But he never does against these teams.

    What We Learned

    Play of the Weekend

    Gold Star Award

  • Alex Ovechkin and the end of playoff choker label (Trending Topics)

    Ryan Lambert at Puck Daddy 10 days ago

    The NHL's Eastern Conference Final begin Saturday afternoon, and for the 10th season running, Alex Ovechkin will not be participating.

    For years, Ovechkin has been dogged by criticisms of his play, and particularly that in the postseason, because for as good as he is and basically always has been, he's never been able to guide the Washington Capitals past the second round of the playoffs. And he's only even gotten that far four times; that's only one more trip than the number of times the Caps have missed the playoffs entirely with him on the roster.

    But the good news is that people seem to finally be starting to realize, “Hey, maybe literally all those Capitals teams just weren't good enough, and Ovechkin couldn't be superhuman in comparison with his already-superhuman performances in the regular season.”

    In terms of both generating shots and goals, the Capitals have lagged significantly behind Ovechkin and his linemates, which you would expect to some point. If nothing else, Ovechkin is at least a demigod when it comes to putting shots on goal, and this is true, to a lesser extent, of goal-scoring. His teammates are therefore clearly less so.

     

  • Puck Daddy Power Rankings: Alex Ovechkin’s guarantee, Mike Babcock and blind faith

    Ryan Lambert at Puck Daddy 12 days ago

    [Author's note: Power rankings are usually three things: Bad, wrong, and boring. You typically know just as well as the authors which teams won what games against who and what it all means, so our moving the Red Wings up four spots or whatever really doesn't tell you anything you didn't know. Who's hot, who's not, who cares? For this reason, we're doing a power ranking of things that are usually not teams. You'll see what I mean.]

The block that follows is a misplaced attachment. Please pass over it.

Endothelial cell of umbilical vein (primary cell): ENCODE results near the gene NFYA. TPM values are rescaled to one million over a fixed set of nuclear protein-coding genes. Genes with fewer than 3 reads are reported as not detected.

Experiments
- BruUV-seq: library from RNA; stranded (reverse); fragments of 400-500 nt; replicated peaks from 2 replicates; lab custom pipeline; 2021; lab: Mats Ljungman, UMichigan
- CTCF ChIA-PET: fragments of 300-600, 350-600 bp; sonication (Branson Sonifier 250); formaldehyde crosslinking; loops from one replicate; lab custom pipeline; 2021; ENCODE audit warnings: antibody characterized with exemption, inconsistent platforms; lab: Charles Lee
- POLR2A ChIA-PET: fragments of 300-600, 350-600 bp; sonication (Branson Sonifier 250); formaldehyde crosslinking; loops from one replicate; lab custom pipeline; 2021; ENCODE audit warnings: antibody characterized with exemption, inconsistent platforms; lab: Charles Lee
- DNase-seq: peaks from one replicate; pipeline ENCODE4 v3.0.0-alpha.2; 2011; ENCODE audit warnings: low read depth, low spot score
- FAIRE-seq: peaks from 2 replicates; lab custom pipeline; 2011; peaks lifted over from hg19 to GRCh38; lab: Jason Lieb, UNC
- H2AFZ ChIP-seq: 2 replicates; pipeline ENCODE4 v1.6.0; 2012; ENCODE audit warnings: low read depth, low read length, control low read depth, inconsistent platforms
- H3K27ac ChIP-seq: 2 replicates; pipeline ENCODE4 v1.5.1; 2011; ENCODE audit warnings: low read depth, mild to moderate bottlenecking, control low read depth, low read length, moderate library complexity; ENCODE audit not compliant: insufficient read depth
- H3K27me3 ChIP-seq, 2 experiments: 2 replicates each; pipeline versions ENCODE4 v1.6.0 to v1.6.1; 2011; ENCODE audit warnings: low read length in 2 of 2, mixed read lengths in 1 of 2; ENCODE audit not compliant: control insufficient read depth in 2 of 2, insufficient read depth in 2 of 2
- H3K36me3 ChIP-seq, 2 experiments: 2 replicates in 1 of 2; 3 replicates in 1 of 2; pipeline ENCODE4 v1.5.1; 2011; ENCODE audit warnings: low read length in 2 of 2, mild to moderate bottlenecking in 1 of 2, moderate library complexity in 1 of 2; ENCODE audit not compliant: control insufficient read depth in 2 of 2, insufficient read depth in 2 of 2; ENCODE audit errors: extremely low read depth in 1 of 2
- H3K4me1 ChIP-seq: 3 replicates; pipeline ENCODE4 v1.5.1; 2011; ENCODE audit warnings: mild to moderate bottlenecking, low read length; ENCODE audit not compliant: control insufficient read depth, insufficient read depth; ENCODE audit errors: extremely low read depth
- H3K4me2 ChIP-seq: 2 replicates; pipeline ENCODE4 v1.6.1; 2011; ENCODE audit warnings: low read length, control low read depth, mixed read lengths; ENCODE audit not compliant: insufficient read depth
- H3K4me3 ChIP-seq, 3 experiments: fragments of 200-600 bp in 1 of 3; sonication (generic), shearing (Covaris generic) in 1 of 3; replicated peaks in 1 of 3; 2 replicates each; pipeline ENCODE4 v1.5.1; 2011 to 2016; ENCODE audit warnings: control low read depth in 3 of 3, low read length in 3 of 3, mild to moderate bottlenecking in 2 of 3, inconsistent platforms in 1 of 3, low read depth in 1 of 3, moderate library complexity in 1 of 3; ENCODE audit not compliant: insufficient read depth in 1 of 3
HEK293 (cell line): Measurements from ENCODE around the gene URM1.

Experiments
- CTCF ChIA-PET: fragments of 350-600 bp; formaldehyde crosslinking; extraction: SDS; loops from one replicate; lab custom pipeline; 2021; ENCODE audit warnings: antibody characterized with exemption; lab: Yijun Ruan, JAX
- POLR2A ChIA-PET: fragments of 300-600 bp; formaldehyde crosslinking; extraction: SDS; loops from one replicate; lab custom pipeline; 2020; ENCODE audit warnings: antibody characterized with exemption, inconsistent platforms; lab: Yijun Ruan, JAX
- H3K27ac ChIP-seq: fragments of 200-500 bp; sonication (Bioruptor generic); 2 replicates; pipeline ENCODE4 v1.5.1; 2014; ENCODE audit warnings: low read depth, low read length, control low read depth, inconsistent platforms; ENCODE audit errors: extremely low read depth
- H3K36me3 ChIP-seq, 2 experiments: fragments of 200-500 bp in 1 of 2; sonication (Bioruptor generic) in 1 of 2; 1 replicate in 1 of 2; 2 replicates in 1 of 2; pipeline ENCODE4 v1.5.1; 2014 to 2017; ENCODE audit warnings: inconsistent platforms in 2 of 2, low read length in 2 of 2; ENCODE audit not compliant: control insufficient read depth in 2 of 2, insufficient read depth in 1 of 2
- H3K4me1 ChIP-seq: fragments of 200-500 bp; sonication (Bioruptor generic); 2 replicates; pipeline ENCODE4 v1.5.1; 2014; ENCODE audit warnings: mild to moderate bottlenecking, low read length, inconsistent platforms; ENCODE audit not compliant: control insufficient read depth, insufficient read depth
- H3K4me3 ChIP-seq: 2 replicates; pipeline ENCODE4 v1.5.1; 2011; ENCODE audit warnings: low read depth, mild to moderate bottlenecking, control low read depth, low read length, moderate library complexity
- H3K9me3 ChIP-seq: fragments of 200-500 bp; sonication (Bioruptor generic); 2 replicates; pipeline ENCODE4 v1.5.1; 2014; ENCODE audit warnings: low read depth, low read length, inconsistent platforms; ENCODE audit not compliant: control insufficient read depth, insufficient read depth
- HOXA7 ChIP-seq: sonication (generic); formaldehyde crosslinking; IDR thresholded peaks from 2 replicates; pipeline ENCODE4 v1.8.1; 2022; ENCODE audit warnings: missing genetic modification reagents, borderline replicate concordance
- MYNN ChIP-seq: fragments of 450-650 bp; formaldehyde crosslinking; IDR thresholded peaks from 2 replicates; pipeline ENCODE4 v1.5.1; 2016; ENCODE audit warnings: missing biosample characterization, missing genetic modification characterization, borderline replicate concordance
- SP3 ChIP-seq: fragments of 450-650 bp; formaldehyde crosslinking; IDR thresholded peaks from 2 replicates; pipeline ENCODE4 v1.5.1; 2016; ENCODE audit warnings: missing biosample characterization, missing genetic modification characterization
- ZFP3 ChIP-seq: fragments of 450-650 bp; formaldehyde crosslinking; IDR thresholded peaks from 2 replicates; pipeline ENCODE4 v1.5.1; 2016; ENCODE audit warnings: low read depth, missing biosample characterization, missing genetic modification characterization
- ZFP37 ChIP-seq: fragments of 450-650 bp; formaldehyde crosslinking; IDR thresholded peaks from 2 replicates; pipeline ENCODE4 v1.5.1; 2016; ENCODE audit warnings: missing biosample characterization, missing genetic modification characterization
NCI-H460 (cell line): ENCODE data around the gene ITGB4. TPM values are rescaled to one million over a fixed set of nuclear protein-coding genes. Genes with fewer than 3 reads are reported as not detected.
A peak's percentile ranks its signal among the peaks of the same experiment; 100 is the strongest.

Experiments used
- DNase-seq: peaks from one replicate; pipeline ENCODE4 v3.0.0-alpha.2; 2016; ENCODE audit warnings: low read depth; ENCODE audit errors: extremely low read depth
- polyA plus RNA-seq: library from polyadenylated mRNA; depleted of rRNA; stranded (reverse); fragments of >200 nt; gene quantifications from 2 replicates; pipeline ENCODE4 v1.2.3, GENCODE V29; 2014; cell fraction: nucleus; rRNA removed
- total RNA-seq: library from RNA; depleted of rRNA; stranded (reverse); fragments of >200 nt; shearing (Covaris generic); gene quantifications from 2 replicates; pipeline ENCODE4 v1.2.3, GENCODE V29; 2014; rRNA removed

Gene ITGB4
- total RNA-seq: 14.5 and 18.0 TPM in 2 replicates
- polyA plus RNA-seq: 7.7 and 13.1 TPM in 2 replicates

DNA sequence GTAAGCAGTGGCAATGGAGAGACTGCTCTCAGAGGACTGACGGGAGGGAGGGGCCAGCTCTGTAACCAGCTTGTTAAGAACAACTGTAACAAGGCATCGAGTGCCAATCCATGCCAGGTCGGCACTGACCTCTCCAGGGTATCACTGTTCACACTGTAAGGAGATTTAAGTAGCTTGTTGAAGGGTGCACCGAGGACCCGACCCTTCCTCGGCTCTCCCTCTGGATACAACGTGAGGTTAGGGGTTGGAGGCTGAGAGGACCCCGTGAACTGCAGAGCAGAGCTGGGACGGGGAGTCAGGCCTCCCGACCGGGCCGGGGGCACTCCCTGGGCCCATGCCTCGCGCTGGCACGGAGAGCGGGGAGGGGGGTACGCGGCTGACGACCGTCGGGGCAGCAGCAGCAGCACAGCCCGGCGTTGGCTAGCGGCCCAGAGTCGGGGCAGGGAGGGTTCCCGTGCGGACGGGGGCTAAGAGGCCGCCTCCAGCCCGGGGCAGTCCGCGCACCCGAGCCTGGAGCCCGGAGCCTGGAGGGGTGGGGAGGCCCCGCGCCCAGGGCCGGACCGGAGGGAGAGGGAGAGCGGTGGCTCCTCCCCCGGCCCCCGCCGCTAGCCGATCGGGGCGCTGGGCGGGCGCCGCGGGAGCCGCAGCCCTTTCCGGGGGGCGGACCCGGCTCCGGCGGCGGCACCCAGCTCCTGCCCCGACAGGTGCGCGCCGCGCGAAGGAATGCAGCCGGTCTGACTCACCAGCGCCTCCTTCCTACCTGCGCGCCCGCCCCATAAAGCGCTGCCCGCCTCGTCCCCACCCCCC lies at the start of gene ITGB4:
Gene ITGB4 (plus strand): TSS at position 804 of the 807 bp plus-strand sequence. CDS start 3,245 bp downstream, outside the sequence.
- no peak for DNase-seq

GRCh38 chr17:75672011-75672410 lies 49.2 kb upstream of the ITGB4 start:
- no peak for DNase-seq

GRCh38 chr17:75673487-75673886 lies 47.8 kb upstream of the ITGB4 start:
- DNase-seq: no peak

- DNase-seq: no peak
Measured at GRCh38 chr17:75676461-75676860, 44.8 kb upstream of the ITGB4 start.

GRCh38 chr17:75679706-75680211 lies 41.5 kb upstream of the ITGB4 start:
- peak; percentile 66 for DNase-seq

7. Guarantees

    Alex Ovechkin is human garbage to make a guarantee!!!!!!!

    Not like Great Leader Mark Messier, who is a perfect angel. Ovechkin is bad.

    6. Blind faith

    On some level you have to stick by your guy if you let him fire the coach and steer your team rather cavalierly into the ground — you don't want to look ineffectual, after all — but the extent to which Sharks owner Hasso Plattner defended Doug Wilson this week was simply breathtaking. A small sampling follows.

    Why Doug Wilson still has a job:

  • Why Calgary Flames can't buy their own hype (Trending Topics)

    Ryan Lambert at Puck Daddy 13 days ago

    So the Calgary Flames were eliminated on Sunday night and that's fair enough. The Anaheim Ducks were and are a much better team. But the important part here is the lesson they can take from that opponent.

    For the last few years, the Ducks were criticized heavily for their inability to get too deep in the playoffs. They'd rack up a bunch of points in the regular season (an average of 102 per 82-game season in the last four) then lose in the playoffs, often in embarrassing fashion, and then work to figure things out over the summer with little success. It wasn't until this year, when a stock of young talent shored up the team's depth while Bob Murray went out and got a legitimate, defensively responsible No. 2 center in Ryan Kesler to help ease the usage on the Ryan Getzlaf/Corey Perry duo.